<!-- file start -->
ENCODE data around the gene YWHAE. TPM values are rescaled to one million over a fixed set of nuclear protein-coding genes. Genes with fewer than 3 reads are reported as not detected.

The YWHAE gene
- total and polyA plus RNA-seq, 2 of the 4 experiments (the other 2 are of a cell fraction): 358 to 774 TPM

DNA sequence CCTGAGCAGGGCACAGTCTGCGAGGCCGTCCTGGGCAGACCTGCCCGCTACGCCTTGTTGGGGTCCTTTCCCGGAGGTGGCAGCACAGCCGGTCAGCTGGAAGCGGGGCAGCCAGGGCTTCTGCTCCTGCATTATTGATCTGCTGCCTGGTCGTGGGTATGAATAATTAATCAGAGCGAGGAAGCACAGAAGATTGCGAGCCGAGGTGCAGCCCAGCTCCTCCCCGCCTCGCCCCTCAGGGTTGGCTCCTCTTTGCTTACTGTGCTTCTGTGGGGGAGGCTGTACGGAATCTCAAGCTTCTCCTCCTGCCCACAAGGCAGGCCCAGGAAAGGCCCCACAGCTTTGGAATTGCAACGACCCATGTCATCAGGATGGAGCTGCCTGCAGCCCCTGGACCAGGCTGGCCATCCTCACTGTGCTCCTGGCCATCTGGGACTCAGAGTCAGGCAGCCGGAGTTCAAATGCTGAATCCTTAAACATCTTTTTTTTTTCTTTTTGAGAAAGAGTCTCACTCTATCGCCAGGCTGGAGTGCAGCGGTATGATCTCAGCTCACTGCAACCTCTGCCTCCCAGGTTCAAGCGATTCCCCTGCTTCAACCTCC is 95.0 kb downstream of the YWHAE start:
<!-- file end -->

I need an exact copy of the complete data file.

ENCODE data around the gene YWHAE. TPM values are rescaled to one million over a fixed set of nuclear protein-coding genes. Genes with fewer than 3 reads are reported as not detected.

The YWHAE gene
- total and polyA plus RNA-seq, 2 of the 4 experiments (the other 2 are of a cell fraction): 358 to 774 TPM

DNA sequence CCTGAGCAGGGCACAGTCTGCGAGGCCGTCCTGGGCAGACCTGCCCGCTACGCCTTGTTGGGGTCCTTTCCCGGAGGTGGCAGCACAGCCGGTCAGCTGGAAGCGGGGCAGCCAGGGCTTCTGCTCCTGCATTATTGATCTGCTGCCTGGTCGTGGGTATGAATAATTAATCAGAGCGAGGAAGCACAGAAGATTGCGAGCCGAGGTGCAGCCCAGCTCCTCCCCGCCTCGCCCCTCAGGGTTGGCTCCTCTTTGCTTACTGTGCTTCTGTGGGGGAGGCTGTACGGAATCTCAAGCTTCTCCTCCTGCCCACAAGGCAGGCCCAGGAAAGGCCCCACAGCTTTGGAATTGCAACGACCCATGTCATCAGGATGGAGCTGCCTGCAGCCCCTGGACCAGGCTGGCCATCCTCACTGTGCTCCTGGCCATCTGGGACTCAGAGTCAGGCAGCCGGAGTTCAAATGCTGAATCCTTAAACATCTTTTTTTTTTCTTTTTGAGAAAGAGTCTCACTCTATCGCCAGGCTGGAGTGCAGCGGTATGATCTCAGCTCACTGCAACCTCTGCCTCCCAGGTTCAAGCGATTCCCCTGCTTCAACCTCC is 95.0 kb downstream of the YWHAE start: